What Should We Talk About When We Talk About Israel?

Fletcher alumnus Daniel Sokatch composes a ‘literary GPS device’ for navigating fraught territory


Few countries evoke as strong a reaction as Israel, whether in public discourse or personal conversations. Daniel Sokatch, F99, realized that many observers shy away from such discussions, deterred by the volatility of the subject, or because they feel they don’t know enough to understand the debate.

“Over the past 20 years, I have seen the tenor and tone of the discourse around Israel become more and more vituperative, emotional, illogical, and intimidating for people who are just trying to figure out what is going on,” says Sokatch. “I wanted to try to create a literary GPS device that would enable thoughtful, open-minded people to try to navigate—or at least acquire the tools to navigate—this fraught, emotional conflict.”

The result is Can We Talk About Israel? A Guide for the Curious, Confused, and Conflicted. The book is also for “the compassionate and the caring,” says Sokatch, the chief executive officer of the New Israel Fund, a U.S.-based progressive organization that advocates for equality among all citizens of Israel, regardless of religion or ethnicity.

Daniel Sokatch, F99

Daniel Sokatch, F99, is the chief executive officer of the New Israel Fund. Photo: Tammi Reinhardt

Is it possible to succeed at an objective analysis of the history of such a geopolitical and religious hot spot? Based on reviews and the book’s reception, Sokatch thinks he’s gotten pretty close—to his delight, a British reviewer called it “irritatingly evenhanded.”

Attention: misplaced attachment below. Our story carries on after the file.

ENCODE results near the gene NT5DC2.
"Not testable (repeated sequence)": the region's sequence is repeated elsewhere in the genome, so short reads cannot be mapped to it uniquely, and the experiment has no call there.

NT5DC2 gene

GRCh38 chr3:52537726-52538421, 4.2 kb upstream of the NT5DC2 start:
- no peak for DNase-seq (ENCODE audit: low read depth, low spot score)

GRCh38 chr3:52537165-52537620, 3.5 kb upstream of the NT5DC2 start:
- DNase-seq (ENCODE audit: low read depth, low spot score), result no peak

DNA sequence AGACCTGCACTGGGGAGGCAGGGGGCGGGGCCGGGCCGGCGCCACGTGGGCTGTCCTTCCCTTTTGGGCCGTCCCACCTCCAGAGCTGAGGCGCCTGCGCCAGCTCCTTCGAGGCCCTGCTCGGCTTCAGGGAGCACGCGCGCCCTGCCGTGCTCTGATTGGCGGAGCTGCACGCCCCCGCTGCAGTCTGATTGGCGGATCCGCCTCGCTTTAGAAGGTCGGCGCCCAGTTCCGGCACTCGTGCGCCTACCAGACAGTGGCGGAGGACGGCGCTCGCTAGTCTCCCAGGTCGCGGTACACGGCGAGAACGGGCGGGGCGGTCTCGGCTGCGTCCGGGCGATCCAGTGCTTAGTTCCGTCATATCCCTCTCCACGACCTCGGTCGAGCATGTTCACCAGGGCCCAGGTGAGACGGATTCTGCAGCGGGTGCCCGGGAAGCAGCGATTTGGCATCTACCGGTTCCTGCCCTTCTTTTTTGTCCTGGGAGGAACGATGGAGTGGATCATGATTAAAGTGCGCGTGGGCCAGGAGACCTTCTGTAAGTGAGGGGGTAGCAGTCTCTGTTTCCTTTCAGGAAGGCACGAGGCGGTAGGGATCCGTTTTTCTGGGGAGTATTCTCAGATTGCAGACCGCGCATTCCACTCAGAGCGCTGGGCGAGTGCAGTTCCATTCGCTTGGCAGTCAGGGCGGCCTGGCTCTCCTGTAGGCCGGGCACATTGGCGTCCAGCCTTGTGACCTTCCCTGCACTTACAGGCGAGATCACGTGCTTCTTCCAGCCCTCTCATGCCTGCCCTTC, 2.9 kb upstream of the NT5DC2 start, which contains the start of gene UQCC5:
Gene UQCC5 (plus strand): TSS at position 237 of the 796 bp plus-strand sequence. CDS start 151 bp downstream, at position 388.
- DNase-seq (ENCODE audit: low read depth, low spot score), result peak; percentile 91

“Very few people have tried to challenge the substantive information in the book,” Sokatch says.

The guide begins with the mid-19th century birth of Zionism—the movement to establish and support a Jewish national homeland in the vicinity of the biblical Land of Israel—and continues to current controversies, including West Bank settlements; the BDS (Boycott, Divestment, and Sanctions) movement; and the thorny intersection of antisemitism and criticism of Israel.

It weaves documented information with Sokatch’s own personal and professional observations. He works hard to contextualize the views and actions of Israelis, Jews outside Israel, Palestinians, and others in the Arab world, and to acknowledge messy, conflicting realities. The creation of Israel following the Holocaust and the Second World War, Sokatch says, “was the salvation of European Jewry and also the catastrophe of Palestinian Arabs. Both of those things are true.”

Sokatch focused on the Middle East at Fletcher, and the “Fletcher ethos” has been vital to his professional perspective, he says. “International conflicts are never solved because of how emotional you feel, how much you want to deny the other person's story. Only by unpacking that story and understanding that story can you ever hope to move anything forward.”

The final chapter of the book, “The Case for Hope,” contains short profiles of three activists in Israel. A Palestinian citizen of Israel, an observant Jew, and a Sudanese political asylum-seeker, they are working to create a shared future for everyone in Israel. “My intention in writing the book, in addition to giving people that literary GPS,” Sokatch says, “was to sort of show some kind of peaceful future for Palestinians and Israelis who live in that place, in a situation where no one’s going anywhere.”

Back to Top